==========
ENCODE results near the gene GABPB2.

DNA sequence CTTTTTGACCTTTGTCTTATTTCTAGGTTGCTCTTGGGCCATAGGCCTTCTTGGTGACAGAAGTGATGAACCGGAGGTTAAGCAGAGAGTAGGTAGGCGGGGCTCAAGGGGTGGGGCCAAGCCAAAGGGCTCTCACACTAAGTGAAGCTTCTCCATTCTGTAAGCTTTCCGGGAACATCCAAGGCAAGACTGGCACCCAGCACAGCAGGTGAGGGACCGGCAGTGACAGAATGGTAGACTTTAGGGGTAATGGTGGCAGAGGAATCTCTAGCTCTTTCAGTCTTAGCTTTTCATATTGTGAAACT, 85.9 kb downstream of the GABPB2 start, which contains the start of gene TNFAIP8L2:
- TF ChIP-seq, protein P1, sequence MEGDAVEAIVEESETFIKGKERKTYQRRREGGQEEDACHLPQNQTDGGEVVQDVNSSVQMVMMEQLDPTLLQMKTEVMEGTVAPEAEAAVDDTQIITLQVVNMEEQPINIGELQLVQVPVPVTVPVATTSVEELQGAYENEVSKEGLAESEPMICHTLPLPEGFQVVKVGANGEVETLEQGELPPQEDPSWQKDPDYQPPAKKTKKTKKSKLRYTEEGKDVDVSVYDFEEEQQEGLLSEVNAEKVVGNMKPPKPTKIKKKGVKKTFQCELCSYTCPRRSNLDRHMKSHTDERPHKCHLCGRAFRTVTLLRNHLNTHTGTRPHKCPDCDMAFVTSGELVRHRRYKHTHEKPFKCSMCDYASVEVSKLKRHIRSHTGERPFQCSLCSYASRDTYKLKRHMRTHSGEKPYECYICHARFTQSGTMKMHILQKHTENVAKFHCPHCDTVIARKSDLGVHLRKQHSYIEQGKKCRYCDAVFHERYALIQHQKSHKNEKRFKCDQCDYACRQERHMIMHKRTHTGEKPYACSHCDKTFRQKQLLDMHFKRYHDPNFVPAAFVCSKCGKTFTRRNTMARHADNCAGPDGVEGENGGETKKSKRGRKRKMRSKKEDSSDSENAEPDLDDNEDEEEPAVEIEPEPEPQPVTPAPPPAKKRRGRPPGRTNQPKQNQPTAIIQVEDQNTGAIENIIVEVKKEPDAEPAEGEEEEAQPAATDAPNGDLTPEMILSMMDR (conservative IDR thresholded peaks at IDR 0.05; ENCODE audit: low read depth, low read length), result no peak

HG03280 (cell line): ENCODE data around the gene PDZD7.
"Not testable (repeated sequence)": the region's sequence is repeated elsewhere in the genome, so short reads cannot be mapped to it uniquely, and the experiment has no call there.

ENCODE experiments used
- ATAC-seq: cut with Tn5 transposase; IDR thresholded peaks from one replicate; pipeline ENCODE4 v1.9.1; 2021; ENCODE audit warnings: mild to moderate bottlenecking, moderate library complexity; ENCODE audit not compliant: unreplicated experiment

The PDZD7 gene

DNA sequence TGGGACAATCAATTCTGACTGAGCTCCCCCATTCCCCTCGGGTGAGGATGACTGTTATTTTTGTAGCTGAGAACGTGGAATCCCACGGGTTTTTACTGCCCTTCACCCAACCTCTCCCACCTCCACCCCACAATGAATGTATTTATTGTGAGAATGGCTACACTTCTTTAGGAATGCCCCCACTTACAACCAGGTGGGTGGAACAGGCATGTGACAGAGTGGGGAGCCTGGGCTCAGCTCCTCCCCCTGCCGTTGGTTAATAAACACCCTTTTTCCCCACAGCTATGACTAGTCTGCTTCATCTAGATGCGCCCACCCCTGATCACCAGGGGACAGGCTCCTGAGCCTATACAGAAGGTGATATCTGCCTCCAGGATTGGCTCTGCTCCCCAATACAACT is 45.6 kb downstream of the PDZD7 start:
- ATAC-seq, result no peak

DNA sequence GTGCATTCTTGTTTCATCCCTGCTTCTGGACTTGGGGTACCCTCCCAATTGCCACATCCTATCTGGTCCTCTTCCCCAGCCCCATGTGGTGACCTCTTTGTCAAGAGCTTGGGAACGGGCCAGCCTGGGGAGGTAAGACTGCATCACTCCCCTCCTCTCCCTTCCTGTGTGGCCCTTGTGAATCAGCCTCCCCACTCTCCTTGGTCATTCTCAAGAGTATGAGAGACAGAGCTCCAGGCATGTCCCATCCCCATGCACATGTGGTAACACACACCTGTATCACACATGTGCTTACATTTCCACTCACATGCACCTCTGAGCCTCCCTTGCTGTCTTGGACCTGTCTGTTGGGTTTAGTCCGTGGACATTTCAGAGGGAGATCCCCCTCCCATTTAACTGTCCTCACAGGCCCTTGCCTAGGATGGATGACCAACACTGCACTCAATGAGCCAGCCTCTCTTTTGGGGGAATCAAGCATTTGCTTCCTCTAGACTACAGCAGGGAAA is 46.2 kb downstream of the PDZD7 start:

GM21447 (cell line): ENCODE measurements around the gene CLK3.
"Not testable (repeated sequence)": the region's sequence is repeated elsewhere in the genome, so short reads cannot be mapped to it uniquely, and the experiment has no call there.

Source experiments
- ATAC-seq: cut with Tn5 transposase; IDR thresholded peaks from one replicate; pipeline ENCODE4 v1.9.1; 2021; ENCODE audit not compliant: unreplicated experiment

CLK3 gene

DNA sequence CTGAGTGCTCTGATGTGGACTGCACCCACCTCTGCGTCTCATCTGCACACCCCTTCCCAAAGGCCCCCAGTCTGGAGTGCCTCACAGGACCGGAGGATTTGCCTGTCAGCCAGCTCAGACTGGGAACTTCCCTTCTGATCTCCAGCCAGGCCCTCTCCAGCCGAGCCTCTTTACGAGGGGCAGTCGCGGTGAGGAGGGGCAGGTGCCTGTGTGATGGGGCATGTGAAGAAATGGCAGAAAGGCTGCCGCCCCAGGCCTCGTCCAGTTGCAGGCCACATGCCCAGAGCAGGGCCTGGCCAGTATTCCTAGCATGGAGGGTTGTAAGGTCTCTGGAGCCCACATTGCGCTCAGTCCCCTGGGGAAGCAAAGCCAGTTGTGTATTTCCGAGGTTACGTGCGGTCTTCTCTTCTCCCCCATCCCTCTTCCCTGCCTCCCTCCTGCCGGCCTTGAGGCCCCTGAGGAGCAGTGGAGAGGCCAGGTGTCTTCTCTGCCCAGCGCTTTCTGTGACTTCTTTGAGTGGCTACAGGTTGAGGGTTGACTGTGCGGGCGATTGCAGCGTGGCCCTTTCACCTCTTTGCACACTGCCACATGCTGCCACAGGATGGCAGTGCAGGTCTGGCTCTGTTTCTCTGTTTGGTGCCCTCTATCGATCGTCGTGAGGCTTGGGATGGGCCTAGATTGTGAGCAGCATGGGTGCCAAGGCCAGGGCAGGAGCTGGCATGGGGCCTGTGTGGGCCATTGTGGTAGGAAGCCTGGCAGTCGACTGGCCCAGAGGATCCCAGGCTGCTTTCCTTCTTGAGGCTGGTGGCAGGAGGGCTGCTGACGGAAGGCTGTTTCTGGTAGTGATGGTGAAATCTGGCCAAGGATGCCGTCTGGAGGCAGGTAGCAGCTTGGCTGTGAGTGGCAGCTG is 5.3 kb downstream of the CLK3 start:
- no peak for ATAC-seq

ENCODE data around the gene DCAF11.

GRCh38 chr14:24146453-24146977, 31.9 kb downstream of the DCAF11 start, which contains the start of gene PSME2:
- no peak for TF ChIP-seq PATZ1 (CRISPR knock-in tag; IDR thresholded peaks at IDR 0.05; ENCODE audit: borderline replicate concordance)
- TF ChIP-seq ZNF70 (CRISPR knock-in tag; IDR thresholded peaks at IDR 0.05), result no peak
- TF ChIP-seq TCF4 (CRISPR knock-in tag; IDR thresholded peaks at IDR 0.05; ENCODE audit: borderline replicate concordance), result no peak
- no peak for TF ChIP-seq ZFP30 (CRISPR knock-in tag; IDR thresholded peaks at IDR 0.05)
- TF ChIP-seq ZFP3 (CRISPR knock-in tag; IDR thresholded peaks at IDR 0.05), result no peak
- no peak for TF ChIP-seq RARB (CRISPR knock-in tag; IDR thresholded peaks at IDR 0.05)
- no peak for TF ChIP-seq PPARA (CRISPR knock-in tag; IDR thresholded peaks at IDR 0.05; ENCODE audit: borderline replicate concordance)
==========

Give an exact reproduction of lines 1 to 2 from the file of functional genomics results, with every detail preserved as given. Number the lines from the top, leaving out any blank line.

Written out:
ENCODE results near the gene GABPB2.

DNA sequence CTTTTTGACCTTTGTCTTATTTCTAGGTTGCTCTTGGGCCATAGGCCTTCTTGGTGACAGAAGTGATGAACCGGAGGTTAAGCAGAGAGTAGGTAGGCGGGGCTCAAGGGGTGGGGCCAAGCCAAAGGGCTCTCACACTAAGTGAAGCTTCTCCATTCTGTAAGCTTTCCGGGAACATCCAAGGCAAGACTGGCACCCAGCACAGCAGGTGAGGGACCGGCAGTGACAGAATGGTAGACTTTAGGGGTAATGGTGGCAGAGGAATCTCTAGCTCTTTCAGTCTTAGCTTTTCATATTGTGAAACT, 85.9 kb downstream of the GABPB2 start, which contains the start of gene TNFAIP8L2: